“Shit I hope I don’t spew again” he thought.

Afraid his nerves would get the better of him, he planned on gently tapping on the front door. Secretly hoping there would be no one home, and that someone else on the next shift would have to do the job instead of him.

His nerves did get the better of him. His quiet tap turned out to be a solid bashing, loud enough to scare the dog away, tail between its legs.

Through the screen door the young copper could see a chap of possibly retirement age, dressed head to toe in white, and on his way down a carpeted passage toward them. His sporting whites those worn by people beyond the years of tennis or cricket. These were the whites of some who belonged to a bowls club or something similar. In this case, the chap now at the door played croquet, his hat telling him as much. He answered the door with a smile, to have “Shut the door Keith, you’re letting flies in again!” from somewhere inside, most likely the kitchen he suspected.

“Mr. Keith Smith?”

“Yes, I’m Keith Smith. This looks a bit ominous, has the dog been getting out again?” which he ends with a nervous laugh.

He knows! He knows! Screamed through the nauseous Police Officers mind.

“Mr. Keith Arthur Smith of 32 Elisabeth St, South Perth?”

“Yes.” a complete loss of facial expression accompanies the answer.

“Mr. Smith, I am Constable Wells and this is Constable Woods. Can we come inside please sir?” Said like a demand, not as the request it should be. Shit, I’m buggering it already. Christ I hope I don’t spew.

“Of course. Maaaauuuuuddddde, the cops are here. Come to the lounge.”

Once inside he took in the heights of the ceilings, which were easily three and a half metres from the floor. Only then did he realise the age of the house, and put it at around eighty years.

The lounge was adorned with pictures of kids, teenagers, university graduation photos, and a couple of the dog. There was an upright piano in the corner, with more photos, and junky trinkets that are completely useless for anything other than collecting dust, but they did prove that people in the act of kindness remembered someone whilst on holiday.

An obligatory ‘mum & dad’ wedding photo of what must have been Keith and Maude thirty years earlier, sat slightly to the left of centre, closer to the back than the front. Only a washed out photo of three slouch hat wearing young men dressed in green, was further back on the piano top.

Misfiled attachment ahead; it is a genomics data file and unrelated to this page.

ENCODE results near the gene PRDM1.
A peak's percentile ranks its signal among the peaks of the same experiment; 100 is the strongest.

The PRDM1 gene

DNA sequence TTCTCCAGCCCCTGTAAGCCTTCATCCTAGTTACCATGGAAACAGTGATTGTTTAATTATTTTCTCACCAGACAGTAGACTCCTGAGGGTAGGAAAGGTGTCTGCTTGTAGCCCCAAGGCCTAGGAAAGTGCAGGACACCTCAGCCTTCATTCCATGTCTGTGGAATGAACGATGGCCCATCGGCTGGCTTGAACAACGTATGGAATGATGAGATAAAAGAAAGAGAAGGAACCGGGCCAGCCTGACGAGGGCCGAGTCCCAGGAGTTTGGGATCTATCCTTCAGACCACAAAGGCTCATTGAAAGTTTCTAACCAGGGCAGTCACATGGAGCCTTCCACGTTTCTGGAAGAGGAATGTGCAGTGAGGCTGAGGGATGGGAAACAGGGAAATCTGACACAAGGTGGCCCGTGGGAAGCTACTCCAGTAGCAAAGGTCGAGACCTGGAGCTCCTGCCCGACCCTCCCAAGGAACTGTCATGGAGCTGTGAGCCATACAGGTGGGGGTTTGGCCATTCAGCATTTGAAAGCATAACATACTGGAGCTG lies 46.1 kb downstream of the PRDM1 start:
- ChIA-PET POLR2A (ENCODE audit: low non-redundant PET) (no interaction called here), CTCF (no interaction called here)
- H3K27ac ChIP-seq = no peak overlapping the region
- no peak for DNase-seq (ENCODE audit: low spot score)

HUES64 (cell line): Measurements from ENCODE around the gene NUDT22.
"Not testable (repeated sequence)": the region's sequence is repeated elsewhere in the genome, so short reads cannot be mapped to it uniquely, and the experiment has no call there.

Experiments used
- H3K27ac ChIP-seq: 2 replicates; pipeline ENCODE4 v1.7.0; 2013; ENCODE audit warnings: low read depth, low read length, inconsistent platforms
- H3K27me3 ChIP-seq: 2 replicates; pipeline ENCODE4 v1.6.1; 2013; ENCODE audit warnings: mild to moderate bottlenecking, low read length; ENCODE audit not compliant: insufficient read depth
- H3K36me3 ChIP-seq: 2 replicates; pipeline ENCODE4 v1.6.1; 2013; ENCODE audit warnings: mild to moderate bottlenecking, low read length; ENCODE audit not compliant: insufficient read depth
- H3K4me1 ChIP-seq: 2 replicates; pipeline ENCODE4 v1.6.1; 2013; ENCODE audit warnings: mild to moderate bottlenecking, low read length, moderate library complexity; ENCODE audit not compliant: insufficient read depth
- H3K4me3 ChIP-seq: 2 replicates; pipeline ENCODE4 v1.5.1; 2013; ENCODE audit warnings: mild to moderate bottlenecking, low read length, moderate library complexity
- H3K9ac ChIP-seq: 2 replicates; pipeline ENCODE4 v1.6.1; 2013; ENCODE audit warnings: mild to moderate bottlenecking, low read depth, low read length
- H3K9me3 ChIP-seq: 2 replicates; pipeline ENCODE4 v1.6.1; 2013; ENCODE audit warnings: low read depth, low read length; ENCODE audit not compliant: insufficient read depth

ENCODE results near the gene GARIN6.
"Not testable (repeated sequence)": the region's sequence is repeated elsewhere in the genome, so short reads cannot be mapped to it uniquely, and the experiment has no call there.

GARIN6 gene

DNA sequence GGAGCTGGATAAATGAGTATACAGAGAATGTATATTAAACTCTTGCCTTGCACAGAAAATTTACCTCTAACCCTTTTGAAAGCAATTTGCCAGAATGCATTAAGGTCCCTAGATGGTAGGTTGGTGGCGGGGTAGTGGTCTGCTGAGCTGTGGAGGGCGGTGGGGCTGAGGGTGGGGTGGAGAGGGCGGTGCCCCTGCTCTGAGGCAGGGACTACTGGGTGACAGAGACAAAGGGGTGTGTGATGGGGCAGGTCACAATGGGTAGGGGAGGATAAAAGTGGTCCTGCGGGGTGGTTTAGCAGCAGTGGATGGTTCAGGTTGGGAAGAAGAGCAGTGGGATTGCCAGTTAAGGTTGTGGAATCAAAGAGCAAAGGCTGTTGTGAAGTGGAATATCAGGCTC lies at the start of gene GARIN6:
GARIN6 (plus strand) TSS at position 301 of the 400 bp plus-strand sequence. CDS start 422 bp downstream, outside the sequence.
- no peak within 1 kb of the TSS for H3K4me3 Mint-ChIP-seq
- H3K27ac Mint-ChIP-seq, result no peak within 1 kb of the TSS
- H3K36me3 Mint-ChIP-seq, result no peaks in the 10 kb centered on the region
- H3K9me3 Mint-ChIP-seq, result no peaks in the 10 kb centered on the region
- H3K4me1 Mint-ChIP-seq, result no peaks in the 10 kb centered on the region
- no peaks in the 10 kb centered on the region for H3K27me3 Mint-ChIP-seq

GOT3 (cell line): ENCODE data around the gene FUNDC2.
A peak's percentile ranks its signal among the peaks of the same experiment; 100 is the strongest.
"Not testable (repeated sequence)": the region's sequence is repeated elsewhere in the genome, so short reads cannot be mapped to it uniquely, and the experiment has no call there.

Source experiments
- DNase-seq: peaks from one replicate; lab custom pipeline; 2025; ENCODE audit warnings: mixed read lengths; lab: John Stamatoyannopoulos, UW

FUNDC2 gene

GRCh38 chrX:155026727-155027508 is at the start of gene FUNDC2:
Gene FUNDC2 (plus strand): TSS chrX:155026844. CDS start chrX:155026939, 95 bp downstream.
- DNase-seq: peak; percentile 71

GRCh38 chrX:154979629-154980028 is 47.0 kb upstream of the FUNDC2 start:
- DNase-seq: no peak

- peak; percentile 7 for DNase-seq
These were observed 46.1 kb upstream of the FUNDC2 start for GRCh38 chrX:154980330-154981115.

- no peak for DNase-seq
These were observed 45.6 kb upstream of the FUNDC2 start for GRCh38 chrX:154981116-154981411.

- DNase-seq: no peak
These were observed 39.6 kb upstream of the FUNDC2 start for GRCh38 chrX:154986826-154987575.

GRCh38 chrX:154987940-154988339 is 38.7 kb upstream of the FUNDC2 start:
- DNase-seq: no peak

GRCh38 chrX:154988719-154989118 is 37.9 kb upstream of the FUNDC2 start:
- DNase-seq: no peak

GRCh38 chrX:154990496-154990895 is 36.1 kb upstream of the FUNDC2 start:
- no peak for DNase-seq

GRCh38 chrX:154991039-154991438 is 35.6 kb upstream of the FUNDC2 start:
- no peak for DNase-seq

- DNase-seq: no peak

Carpets covered the polished floors almost to the skirting boards. A recliner, that all but had “Keith’s Chair” painted over it sat directly in front of the television near the corner of the room. Today’s paper sat on a small table beside it on the right, and a dog basket containing half chewed toys sat on its left. Beyond the basket and to the left was a white flowery patterned, cloth covered, three seat lounge, and then another, marginally less sat in matching recliner. Foot stools had been placed strategically in front of both chairs.

Shit. This is like my Grandma’s lounge. At least I haven’t had to ask them to sit down.

“Mr. and Mrs. Smith. Do you have a daughter?” Don’t spew.

“Yes. Mika. Mika Lorraine Smith. Is she in trouble?” Why is Mrs. Smith talking and not him?! She knows already, shit.

“There has been a serious accident Mrs. Smith, in which we believe Mika, may have lost her life. I am so terribly sorry to have to tell you this.” God I hope I don’t spew.

A minutes worth of silence lasting three decades followed. Then Mr. Smith began to quietly sob, stood up, and went over to put his arms around his wife whose giant silent tears were covering her cheeks.

“When do I need to come in and identify the body?” Mr. Smith, composing himself.

“Soon sir. We just need to ask a few questions, and we will get you over there as soon as we can.”

They did, and it was Mika. She had not died well.
Mr. Smith began phoning people. Mrs. Smith made scones.

Constable Wells didn’t vomit.

Click on Puss in Boots, music vid. should follow.


About Hamish Ross

Indie writing at its most dubious.


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Hamish Ross

Hamish Ross

Indie writing at its most dubious.